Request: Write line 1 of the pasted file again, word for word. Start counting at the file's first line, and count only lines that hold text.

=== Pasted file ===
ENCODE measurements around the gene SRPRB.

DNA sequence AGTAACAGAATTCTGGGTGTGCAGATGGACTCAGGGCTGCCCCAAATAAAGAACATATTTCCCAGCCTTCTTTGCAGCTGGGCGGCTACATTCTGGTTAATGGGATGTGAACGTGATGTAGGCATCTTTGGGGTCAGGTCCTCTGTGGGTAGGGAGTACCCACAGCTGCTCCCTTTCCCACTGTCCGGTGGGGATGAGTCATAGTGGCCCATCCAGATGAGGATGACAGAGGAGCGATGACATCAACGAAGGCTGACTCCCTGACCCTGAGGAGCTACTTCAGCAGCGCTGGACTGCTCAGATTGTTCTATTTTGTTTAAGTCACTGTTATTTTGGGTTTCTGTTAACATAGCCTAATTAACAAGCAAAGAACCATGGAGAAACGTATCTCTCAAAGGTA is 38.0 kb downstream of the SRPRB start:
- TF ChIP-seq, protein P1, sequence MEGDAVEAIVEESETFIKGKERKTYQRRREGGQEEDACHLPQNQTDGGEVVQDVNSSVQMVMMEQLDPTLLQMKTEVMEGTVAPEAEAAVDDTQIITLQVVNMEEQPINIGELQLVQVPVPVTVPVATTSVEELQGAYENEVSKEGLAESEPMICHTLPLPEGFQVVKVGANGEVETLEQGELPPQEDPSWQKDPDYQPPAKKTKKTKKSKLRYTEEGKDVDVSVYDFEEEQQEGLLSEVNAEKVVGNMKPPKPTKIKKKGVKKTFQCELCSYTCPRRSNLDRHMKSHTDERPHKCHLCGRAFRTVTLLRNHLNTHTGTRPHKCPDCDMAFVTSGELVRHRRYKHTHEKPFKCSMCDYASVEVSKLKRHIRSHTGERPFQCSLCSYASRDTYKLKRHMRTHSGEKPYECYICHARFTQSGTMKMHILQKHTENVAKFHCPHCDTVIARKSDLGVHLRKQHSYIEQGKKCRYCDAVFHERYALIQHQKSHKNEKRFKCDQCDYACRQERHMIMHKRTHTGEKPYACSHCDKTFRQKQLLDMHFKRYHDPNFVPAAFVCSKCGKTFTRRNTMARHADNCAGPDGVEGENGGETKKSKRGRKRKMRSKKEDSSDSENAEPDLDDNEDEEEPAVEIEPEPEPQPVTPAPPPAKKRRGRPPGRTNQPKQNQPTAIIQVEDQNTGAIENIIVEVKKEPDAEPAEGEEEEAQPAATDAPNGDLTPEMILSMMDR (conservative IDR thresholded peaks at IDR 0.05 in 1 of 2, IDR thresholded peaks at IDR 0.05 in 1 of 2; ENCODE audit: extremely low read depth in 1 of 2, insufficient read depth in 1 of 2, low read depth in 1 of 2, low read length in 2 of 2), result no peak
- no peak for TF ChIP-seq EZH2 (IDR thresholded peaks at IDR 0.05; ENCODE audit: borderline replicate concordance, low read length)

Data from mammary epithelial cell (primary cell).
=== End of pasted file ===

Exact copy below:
ENCODE measurements around the gene SRPRB.